It’s late November, the end of our guide season here in East Tennessee and the Smoky Mountains. As we always do at this time of year, we savor every nice day, trying to fit in some good fishing before the cold weather sets in to only leave us with a few decent hours a day to spend outside.
You can’t help but be reflective when you know you just did one of the last guided trips of the year. Reflexively I try to remember the best day of the year, biggest fish, worst weather, and every other superlative. That got me thinking and I immediately looked down at my fingers and did some counting as I ticked off the years. We just finished our tenth season as an independent guide service! Charity and I both guided for others before we started R&R Fly Fishing, but late in 2002 decided to go out on our own.
That sums it up nicely
By the spring of 2003 we had acquired all the legal necessities and I think our first trip as R&R Fly Fishing hit the river in late February or early March that year. Since that first trip we’ve logged innumerable days on the water with more anglers than we can remember. It’s probably not the best way to distill the past ten years, but I’ve tried to reduce it to some numbers and figures so casual observers of what we do can grasp what we do.
R&R Fly Fishing’s total guide days on the water: Over 3000
Flies tied on: In excess of 50,000
Tippet: Probably between 3 -5 miles based on typical annual use
Books written: 4 since the inception of R&R Fly Fishing, 1 previous to that
Pairs of worn out wading boots: A little more than 30 just between Ian & Charity. Add in rental/loaner pairs and it gets scary!
Pairs of leaky waders: At least 25 between us. It’s a real testament to a pair of waders if they last 12 months. And that’s counting patches and about 5 months of wet wading without them.
Our favorite quicky wader patch: Duct tape
Repair most people don’t think of: 1 set of replaced worn out wheel bearings on a drift boat trailer
Fishing reports/blog posts: 605 in WordPress plus an undetermined number on our previous website format
Time spent on Hazel Creek: Approximately 6 weeks doing our Hazel Creek camps. We’ve had several groups over the years who engaged us for trips other than our usual camps.
Drift boats: We’re on our 3rd Hyde
Strokes of the oars: A few million…
Weight of the anchor: 35 pounds
Number of times during a typical float the anchor goes down, then gets pulled back up: 30 – 50 times
Kids born: 2, one girl and one boy
Truest sign of dedication to the job: Charity kept a breast pump in her fishing bag after the birth of each of the kids.
Cars gone through: 3 Jeep Cherokees and 2 Nissan X-Terras
New gray hairs: About 10 a month and accelerating quickly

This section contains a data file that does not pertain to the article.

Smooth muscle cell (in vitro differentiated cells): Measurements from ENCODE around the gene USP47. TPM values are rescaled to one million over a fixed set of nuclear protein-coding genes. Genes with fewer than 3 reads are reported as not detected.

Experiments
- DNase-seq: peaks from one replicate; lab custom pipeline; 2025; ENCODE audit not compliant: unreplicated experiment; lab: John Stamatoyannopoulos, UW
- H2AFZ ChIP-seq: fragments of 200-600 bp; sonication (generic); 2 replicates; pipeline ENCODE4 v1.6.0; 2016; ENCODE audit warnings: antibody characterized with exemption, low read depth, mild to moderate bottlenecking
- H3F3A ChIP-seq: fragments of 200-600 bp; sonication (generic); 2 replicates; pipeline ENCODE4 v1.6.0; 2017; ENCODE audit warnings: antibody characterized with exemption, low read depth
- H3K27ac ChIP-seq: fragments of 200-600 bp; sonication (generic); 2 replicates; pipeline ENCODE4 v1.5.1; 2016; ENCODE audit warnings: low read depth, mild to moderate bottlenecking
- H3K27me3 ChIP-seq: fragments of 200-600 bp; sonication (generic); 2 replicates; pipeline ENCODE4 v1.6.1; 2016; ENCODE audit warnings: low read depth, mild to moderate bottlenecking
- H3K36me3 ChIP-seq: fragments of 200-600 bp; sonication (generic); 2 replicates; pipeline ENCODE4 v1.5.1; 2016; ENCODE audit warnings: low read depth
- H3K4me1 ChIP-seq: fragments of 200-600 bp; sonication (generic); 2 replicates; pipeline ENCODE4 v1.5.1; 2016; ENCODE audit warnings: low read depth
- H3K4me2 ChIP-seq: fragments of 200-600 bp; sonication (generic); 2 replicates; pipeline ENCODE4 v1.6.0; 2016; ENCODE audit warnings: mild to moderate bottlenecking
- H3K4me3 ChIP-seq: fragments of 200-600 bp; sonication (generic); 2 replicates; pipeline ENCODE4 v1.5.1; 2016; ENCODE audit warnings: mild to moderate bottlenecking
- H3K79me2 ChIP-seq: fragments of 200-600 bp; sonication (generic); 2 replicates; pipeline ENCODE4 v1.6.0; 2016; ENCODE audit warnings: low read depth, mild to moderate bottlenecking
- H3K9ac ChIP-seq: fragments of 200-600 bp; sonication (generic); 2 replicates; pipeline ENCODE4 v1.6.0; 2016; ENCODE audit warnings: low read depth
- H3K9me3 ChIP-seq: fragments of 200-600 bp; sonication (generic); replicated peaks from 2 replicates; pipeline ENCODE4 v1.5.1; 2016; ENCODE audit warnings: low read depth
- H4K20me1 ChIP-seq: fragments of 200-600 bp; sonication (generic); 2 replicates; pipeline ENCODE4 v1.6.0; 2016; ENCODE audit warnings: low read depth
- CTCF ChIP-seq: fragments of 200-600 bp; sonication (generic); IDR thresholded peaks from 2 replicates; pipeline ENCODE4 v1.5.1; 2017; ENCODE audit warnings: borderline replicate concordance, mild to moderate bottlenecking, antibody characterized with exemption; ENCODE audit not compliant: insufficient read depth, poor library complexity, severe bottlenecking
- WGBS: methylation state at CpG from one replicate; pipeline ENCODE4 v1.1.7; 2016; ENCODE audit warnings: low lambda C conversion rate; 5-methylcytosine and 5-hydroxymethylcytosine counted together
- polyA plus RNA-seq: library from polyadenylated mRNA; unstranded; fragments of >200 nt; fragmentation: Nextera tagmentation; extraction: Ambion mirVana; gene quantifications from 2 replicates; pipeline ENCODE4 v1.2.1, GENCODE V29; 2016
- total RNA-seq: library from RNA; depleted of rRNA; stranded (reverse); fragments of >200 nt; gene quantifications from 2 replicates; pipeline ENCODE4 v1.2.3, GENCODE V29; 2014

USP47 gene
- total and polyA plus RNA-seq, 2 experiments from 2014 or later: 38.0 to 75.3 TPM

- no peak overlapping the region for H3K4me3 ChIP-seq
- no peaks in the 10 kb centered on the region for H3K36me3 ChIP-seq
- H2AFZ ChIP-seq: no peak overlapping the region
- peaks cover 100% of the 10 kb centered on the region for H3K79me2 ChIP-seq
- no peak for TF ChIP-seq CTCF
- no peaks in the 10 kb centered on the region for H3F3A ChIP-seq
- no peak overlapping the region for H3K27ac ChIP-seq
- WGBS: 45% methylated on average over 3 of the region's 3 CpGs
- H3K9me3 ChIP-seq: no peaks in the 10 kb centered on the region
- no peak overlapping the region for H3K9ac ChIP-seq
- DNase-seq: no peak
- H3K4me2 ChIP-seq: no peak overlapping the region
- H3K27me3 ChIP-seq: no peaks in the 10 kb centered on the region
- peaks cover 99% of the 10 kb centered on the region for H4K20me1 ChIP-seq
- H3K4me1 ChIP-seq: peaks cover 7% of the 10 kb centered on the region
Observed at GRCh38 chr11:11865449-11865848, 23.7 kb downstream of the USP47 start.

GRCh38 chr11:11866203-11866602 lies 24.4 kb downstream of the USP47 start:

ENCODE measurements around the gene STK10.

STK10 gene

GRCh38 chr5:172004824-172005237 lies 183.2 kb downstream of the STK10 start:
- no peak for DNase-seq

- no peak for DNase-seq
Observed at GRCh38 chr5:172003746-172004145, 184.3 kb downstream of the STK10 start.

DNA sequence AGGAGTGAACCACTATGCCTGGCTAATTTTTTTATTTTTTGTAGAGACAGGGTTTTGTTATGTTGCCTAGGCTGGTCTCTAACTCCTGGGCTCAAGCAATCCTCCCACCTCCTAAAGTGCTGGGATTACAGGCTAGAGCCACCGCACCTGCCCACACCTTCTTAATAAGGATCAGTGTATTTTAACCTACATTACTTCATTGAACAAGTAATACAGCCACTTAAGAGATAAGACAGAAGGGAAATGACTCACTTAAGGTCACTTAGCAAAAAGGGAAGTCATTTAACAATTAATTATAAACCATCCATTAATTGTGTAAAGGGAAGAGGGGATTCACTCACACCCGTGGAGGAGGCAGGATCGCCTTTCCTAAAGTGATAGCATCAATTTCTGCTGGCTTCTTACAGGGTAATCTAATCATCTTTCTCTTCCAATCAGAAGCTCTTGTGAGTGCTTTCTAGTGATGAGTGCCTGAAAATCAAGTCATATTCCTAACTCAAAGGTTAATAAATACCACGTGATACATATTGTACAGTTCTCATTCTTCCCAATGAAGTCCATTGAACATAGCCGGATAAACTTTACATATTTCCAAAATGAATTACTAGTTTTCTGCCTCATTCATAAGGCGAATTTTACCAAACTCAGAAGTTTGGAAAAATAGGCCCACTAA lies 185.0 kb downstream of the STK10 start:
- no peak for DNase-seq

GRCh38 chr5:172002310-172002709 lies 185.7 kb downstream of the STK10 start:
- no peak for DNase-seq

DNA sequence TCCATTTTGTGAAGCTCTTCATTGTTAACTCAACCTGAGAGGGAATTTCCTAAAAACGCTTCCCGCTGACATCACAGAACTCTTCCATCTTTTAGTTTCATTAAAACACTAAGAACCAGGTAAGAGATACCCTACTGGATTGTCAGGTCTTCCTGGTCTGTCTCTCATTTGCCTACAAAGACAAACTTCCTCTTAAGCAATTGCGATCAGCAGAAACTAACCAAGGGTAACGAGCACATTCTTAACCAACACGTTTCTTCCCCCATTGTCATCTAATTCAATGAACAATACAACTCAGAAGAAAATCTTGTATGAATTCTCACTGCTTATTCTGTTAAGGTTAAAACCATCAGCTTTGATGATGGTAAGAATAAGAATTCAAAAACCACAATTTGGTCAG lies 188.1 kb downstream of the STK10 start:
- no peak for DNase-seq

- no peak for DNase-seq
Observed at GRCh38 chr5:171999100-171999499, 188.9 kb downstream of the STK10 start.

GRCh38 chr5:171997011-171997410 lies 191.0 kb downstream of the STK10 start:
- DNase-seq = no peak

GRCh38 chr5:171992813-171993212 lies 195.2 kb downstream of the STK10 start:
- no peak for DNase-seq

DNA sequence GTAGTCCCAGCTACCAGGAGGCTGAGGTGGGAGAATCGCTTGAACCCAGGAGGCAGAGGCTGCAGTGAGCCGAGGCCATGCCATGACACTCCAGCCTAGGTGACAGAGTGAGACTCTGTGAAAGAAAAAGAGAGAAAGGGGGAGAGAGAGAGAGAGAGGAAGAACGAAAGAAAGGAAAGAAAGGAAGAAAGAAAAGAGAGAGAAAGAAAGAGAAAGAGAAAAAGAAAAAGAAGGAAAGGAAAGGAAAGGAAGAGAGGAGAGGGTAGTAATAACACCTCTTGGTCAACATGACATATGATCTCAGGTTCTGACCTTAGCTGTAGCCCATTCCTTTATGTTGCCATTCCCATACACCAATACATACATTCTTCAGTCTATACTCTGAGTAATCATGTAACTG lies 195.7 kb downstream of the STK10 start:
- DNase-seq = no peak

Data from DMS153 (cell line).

Ian’s least favorite question: “What’s your real job?”
Charity’s least favorite question: “You know what you’re doing?” (Always asked by older men in felt hats and flannel shirts first thing in the morning.)
Number of times a customer has seen backing on a trout: 3, Once on a streamer, once on a nymph, and once on a dry fly (Hell yes!!)
Hosted trips outside of the Smokies: 2 to Belize and 8 to Yellowstone Country
Absolute coolest take by a fish: A carp was nibbling on a popper’s rubber legs when a smallmouth bass came up from under its chin and took it away
Number of times vehicle stuck on a
steep ass river bank “boat ramp”: Twice. Once on the Holston River in Tennessee and once on the South Fork of the Snake in Idaho
Noteworthy injuries to Ian in the course of guiding: Cracked ribs, dislocated thumb, and a brutally bruised knee cap from a swinging anchor.
Noteworthy injuries to Charity in the course of guiding: Goose egg bruise on the shin from a slick boulder on the West Prong of the Little Pigeon and numerous lacerations from falling off a stone retaining wall on Little River when she jumped away from a striking water snake.
Anglers who fell out of the boat: None, although a few have tried.
Number of close lightning strikes while huddled up on a river bank waiting out thunderstorms: In excess of 50
Primary reason for owning a smart phone: Real time weather radar
Days on the water with suicidal fish: Not enough
Days when the fish were tough: Too many (A guide is almost never satisfied. There’s always at least one fish who’s just “unreasonable” on even good days.)
Number of times someone in the drift boat has asked “So does the river flow back around to where we put in?”: 6, and no, I’m not shitting you.
Total sum paid for shuttles to move the car and boat trailer: Far more than the kids’ college fund
Untangled wads of monofilament, flies, strike indicator, and split shot: Let me top off my drink….